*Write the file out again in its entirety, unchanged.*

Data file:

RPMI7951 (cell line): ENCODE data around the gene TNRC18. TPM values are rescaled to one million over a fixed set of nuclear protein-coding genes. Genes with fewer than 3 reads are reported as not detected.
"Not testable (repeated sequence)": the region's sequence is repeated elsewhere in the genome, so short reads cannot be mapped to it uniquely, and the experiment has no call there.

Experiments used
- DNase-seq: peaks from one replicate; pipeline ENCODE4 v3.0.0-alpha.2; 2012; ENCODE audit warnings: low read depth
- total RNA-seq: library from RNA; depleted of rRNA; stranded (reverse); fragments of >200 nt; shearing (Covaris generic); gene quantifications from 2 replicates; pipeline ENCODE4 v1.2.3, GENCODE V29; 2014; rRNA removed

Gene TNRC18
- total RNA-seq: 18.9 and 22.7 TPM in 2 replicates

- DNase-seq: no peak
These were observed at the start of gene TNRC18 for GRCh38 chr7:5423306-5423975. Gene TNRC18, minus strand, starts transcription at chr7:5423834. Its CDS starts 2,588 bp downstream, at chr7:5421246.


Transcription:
RPMI7951 (cell line): ENCODE data around the gene TNRC18. TPM values are rescaled to one million over a fixed set of nuclear protein-coding genes. Genes with fewer than 3 reads are reported as not detected.
"Not testable (repeated sequence)": the region's sequence is repeated elsewhere in the genome, so short reads cannot be mapped to it uniquely, and the experiment has no call there.

Experiments used
- DNase-seq: peaks from one replicate; pipeline ENCODE4 v3.0.0-alpha.2; 2012; ENCODE audit warnings: low read depth
- total RNA-seq: library from RNA; depleted of rRNA; stranded (reverse); fragments of >200 nt; shearing (Covaris generic); gene quantifications from 2 replicates; pipeline ENCODE4 v1.2.3, GENCODE V29; 2014; rRNA removed

Gene TNRC18
- total RNA-seq: 18.9 and 22.7 TPM in 2 replicates

- DNase-seq: no peak
These were observed at the start of gene TNRC18 for GRCh38 chr7:5423306-5423975. Gene TNRC18, minus strand, starts transcription at chr7:5423834. Its CDS starts 2,588 bp downstream, at chr7:5421246.